Sex Game ‘Foreplay’ Found in Ambulance Computer
NEW YORK (AP) _ A sex-oriented game is in the computer that monitors city ambulances, but an official on Monday dismissed speculation that the game could distract dispatchers or lead to computer problems.
John Petrofsky, a computer consultant for the Emergency Medical Services, said in Monday’s editions of the New York Post that the game ″Foreplay″ had been in the EMS system since September 1988.
The program could slow the computer or stop it for 30 minutes, Petrofsky said. It also might carry a computer ″virus″ that could shut down the computer for two days, he said.
EMS spokeswoman Lynn Schulman said the inspector general of the Health and Hospitals Corp. had confirmed that the game was in the system, but she said it had no effect on response time, which has been reduced in recent months.
It was not clear who entered the game into the system, or whether dispatchers or those who receive emergency calls even had access to it, she said. Investigators were searching the master computer Monday, she said.
″As soon as we find anything inappropriate, like this game or anything else, it will be taken out of the computer,″ she said. ″When we find who’s responsible, they’ll be dealt with appropriately.″
Petrofsky told the Post at least 35 employees could gain access to the game at one time, but the story did not say which employees.
″To make the implication that (dispatchers and call receivers) don’t do their work is ludicrous and unfair to them,″ Schulman said.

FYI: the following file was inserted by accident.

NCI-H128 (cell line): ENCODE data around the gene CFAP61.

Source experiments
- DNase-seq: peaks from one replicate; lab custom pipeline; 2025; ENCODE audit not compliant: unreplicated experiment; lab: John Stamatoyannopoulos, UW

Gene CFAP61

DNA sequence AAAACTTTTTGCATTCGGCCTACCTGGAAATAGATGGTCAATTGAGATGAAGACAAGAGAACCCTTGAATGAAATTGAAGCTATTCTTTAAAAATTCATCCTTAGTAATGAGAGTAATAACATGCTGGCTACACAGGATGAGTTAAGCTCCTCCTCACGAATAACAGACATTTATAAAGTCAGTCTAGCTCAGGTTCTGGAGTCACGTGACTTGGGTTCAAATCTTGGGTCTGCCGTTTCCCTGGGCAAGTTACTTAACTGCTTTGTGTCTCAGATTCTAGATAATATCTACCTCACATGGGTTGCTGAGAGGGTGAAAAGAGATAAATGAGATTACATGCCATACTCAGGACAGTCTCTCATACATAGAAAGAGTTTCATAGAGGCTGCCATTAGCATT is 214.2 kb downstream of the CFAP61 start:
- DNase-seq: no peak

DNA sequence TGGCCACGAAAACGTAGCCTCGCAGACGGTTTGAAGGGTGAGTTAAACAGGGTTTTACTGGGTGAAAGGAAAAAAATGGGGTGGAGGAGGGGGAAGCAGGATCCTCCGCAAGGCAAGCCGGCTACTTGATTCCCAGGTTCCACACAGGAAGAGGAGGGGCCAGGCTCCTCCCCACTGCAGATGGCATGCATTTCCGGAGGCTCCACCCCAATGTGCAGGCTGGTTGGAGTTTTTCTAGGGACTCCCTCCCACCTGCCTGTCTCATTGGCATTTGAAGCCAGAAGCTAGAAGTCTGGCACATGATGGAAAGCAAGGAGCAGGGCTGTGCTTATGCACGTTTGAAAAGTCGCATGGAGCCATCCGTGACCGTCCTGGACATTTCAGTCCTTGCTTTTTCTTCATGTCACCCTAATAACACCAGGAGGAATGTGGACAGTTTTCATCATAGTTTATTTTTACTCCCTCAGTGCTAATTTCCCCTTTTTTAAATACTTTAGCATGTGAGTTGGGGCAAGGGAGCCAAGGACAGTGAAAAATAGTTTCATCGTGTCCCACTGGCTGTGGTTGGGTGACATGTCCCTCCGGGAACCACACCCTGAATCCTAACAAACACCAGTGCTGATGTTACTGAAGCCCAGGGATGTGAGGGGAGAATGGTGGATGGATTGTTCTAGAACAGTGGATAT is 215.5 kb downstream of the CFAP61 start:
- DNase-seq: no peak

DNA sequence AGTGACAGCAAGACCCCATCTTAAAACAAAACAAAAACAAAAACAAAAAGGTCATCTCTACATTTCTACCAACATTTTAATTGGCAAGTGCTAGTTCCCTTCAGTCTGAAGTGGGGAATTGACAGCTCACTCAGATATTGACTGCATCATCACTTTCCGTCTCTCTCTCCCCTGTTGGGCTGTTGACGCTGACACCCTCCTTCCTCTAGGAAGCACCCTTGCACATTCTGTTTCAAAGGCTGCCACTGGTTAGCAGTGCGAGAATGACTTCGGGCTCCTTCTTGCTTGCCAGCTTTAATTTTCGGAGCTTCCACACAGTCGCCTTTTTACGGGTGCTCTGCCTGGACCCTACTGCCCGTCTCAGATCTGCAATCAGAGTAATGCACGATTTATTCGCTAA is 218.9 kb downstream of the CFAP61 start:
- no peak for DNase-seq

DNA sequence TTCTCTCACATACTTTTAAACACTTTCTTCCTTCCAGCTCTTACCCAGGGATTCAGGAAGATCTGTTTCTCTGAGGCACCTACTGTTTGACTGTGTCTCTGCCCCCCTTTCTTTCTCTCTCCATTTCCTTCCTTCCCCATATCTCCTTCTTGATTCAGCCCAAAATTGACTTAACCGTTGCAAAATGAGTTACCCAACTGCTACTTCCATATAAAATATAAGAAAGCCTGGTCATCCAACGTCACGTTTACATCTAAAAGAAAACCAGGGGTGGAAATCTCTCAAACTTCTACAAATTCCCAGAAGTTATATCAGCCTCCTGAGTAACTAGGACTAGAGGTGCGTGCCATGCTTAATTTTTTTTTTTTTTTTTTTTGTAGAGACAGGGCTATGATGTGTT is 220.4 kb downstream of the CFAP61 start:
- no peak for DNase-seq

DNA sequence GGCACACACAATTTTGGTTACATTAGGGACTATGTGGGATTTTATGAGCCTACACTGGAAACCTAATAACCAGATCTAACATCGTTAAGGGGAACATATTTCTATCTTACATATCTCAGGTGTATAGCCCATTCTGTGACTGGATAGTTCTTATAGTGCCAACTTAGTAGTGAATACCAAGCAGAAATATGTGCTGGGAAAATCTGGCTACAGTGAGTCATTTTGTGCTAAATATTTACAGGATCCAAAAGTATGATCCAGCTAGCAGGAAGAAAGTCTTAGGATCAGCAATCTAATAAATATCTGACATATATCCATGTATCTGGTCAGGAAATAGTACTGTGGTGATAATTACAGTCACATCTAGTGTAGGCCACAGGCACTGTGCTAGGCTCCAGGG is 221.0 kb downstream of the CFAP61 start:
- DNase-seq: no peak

″These are very hard-working and dedicated individuals who are very insulted that someone would make allegations that they were playing games when they’re supposed to be dispatching ambulances.″
The game involves the seduction of a woman, with players choosing various tactics to gain ″arousal points,″ the Post said. The wrong move can get a player kicked out of the woman’s apartment.
Petrofsky told the Post he was fired last week after warning superiors over the past eight months of threats posed by the game.
Schulman declined to comment on his dismissal, except to say there were many protections for such whistle-blowers and that EMS ″encourages him to use the number of appeal procedures available.″
Petrofsky said he told his boss, Norman Hunter, about the game on March 23, but Hunter told the Post he did not remember discussing such a game. Hunter said he did not know why Petrofsky was fired, and said to ask EMS deputy executive director Joanne Margusee, who is on vacation.
Petrofsky produced records that showed the game was entered into the system on Sept. 19, 1988, and revised twice since then.